Witnesses reported hearing three series of shots.  The first set of shots was fired inside the patrol car when Officer Williams had to endure the poundings of Brown.  The second set of shots was fired when Brown was running towards Officer Williams.  Something to consider here is that Williams has already been man-handled AND had already shot the suspect.  This, I’m sure was weighing on his mind.  Knowing that you have shot someone and that person continued to fight can have a major psychological impact on a person, especially if you haven’t been trained and have practiced scenarios that reinforce the fact that life isn’t Hollywood; it often takes more than just a few shots to stop an assailant .  In his mind, if lethal force didn’t work, how effective would “less than lethal” be? This may be why less than lethal probably wasn’t considered. Also, Williams knew from just moments before that Brown had the propensity to use deadly force, as he displayed while he attempted to take Williams firearm.

 During this second series of shots Brown discontinued his charge towards Officer Williams and Williams in response discontinued his shooting because the threat was gone.  He didn’t continue shooting; instead he stopped when the threat stopped.  This was reasonable force and non-excessive.  Had Williams continued firing at this point, an argument could be made.  But he didn’t.

Once Michael Brown continued his rage-run towards Officer Brown shots continued until the threat was gone permanently. The amount of force used was not excessive and was justified under the circumstances.

Officer Williams is the victim in this case.  His life dream of being a police officer is likely a vapor in the wind.  Not because of the circumstances of the shooting, but because of the aftermath that this officer faced after the shooting.  It will be all but impossible for him to ever work in Ferguson, Mo. without either being killed or being constantly harassed by members of his community.  Every time people see him, their hands will go in the air and he will be called a child murderer, etc.  Other departments may not ever hire him because they don’t want to adopt his history.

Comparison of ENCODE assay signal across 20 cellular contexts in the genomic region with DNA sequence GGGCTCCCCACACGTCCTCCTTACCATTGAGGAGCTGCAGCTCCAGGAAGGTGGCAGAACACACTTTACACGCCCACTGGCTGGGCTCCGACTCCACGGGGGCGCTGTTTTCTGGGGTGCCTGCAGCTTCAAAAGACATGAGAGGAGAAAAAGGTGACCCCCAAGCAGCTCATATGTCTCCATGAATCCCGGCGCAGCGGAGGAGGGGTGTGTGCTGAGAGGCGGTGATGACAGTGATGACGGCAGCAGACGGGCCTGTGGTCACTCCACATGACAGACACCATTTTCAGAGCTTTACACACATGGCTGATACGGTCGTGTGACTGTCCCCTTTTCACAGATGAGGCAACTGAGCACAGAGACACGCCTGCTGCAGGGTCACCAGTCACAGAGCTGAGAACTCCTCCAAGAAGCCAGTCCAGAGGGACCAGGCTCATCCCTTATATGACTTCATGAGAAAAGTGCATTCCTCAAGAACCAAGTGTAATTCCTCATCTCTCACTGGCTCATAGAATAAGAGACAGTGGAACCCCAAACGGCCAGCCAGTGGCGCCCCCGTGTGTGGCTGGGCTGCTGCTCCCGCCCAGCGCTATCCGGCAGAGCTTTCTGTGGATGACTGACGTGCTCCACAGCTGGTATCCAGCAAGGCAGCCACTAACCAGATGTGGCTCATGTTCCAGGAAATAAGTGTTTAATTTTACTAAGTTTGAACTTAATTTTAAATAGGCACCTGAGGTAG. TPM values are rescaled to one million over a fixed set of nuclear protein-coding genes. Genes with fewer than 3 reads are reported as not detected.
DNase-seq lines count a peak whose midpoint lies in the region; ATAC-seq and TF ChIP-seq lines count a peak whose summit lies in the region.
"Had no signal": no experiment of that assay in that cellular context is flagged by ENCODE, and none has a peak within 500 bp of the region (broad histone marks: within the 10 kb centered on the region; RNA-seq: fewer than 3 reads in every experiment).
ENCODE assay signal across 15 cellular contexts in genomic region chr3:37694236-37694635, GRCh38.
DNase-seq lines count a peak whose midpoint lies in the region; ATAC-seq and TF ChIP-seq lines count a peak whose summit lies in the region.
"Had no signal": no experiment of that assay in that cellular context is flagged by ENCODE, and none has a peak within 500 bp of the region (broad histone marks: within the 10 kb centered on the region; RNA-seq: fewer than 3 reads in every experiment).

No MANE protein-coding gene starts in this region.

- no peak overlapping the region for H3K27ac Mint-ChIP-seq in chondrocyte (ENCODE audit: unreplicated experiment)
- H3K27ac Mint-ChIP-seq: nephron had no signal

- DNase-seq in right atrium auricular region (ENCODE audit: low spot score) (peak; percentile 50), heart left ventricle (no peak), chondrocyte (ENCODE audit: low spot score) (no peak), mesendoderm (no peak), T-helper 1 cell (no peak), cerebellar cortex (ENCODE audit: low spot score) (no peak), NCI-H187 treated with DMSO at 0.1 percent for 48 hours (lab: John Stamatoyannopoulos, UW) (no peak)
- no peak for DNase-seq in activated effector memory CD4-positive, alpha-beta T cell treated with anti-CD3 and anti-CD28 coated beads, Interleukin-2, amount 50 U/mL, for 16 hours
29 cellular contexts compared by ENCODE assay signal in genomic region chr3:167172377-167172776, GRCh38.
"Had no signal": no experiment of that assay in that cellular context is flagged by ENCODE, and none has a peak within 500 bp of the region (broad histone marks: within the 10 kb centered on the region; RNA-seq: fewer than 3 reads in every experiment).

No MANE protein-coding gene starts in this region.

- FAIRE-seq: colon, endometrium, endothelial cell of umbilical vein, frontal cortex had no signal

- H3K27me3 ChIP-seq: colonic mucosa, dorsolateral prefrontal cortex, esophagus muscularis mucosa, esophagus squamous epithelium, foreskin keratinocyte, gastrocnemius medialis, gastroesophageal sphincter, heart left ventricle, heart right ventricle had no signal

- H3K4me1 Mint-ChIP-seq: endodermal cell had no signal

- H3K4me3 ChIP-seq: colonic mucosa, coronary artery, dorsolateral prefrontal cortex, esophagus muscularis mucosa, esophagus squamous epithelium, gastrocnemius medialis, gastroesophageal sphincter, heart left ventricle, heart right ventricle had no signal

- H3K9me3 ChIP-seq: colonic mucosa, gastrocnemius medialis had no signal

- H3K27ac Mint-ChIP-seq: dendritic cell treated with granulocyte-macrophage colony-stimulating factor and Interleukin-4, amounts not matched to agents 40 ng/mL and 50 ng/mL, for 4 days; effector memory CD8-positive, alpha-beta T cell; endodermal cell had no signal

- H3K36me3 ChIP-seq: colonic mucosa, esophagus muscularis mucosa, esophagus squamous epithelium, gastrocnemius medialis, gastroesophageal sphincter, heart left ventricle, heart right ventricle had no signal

One of the fuels to the fire, if you will, is the fact that 13 rounds were fired at an unarmed teenager.  The public opinion regarding officer shootings is that it should only take one shot.  You hear it all of time during interviews on the news.  "Why did he have to shoot so many times?"  People from areas that ignorant to the use of a firearm don't understand what others who are around them all of the time.  They tend to have a misconceived notion that Hollywood has set into them, that it only takes a single shot to put an 8" hole into an attacker and the fight is over.  I don't know how much formal training officer Williams had and I wasn't in his shoes the day of the event.  That said, practice and training with the firearm that you will be carrying is extremely important, as is shot placement. Had officer Williams neutralized the threat with one or two rounds public opinion may have been different. Not that it would have been accepted by every body, but some people may have viewed it differently. 

Although I feel bad for Michael Brown’s family, the real victims here are the officers of each department that has to deal with the repercussions of this event, Officer Williams and his family and the communities that are burning to the ground because this one person’s decisions. 

God Bless you Officer Williams and all law enforcement officers who put their lives on the line every day and night protecting the people of their communities.  I thank you!